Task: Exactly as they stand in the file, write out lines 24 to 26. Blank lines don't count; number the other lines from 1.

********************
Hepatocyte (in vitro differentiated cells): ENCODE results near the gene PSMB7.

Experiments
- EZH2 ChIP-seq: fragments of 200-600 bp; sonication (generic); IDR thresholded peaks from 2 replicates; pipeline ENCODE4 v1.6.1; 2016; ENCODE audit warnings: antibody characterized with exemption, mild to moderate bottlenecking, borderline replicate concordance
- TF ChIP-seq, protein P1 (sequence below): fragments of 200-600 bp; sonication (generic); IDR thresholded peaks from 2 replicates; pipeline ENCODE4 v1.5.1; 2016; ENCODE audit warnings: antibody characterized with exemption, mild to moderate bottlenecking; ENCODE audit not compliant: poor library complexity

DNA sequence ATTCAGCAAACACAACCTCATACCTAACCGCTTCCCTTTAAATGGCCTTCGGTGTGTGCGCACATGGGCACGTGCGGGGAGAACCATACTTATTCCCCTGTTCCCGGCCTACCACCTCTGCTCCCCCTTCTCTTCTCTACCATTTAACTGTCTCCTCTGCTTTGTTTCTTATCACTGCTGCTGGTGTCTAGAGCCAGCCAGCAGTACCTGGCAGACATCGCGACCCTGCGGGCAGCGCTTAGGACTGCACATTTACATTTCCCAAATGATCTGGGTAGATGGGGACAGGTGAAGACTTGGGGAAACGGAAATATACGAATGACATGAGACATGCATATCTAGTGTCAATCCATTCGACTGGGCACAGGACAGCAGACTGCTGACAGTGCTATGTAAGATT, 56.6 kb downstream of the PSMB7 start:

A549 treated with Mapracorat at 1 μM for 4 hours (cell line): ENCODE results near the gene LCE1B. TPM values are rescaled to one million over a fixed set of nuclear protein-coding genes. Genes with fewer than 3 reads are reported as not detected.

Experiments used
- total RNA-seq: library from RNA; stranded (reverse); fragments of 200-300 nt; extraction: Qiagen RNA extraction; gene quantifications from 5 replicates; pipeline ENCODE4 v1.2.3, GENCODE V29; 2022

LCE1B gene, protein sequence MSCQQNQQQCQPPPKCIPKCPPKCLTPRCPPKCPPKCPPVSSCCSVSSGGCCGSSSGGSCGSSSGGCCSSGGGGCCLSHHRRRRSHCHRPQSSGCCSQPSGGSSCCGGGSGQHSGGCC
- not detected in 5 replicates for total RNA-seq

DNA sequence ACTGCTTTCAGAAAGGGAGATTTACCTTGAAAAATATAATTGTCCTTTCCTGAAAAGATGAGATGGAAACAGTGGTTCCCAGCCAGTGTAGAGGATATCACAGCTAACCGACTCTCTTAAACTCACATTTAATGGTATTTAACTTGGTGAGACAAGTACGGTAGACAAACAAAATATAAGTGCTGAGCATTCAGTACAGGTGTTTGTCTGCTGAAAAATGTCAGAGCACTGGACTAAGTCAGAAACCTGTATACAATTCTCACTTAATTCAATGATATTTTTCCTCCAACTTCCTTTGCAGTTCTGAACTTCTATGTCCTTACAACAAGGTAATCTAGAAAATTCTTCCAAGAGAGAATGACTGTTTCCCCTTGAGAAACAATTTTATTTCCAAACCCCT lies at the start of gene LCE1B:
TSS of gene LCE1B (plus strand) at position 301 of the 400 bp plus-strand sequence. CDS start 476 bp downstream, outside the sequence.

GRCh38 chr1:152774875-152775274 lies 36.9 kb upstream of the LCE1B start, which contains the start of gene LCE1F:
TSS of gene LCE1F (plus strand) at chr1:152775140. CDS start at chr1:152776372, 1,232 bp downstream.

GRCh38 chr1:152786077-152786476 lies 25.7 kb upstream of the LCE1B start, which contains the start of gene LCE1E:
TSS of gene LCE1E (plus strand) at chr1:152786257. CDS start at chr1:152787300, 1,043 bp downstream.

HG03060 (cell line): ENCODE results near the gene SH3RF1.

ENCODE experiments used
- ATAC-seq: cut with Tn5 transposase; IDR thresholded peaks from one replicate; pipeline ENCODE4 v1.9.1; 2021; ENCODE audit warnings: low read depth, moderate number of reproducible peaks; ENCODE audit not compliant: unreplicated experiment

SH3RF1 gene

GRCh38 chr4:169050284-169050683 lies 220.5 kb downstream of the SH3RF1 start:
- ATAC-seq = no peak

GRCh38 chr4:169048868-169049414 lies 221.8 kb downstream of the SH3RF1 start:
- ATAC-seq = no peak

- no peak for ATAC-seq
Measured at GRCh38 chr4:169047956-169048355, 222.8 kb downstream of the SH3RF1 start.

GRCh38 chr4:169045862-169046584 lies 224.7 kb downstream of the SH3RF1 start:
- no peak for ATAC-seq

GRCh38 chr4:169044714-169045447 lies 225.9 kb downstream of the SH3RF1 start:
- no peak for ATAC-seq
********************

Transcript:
- ATAC-seq = no peak

- no peak for ATAC-seq
Measured at GRCh38 chr4:169047956-169048355, 222.8 kb downstream of the SH3RF1 start.